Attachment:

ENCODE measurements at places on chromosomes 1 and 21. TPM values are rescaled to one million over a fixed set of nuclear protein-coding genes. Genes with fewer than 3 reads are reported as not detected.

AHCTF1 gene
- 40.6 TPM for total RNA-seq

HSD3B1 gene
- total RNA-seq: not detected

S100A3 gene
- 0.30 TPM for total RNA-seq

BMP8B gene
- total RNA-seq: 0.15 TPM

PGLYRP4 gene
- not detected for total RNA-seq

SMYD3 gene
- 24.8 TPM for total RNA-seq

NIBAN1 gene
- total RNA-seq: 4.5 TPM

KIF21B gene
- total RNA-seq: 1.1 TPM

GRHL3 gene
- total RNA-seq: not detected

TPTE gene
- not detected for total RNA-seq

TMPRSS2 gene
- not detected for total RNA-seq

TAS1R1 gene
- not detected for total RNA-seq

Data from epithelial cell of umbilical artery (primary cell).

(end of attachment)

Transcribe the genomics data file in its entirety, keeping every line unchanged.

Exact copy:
ENCODE measurements at places on chromosomes 1 and 21. TPM values are rescaled to one million over a fixed set of nuclear protein-coding genes. Genes with fewer than 3 reads are reported as not detected.

AHCTF1 gene
- 40.6 TPM for total RNA-seq

HSD3B1 gene
- total RNA-seq: not detected

S100A3 gene
- 0.30 TPM for total RNA-seq

BMP8B gene
- total RNA-seq: 0.15 TPM

PGLYRP4 gene
- not detected for total RNA-seq

SMYD3 gene
- 24.8 TPM for total RNA-seq

NIBAN1 gene
- total RNA-seq: 4.5 TPM

KIF21B gene
- total RNA-seq: 1.1 TPM

GRHL3 gene
- total RNA-seq: not detected

TPTE gene
- not detected for total RNA-seq

TMPRSS2 gene
- not detected for total RNA-seq

TAS1R1 gene
- not detected for total RNA-seq

Data from epithelial cell of umbilical artery (primary cell).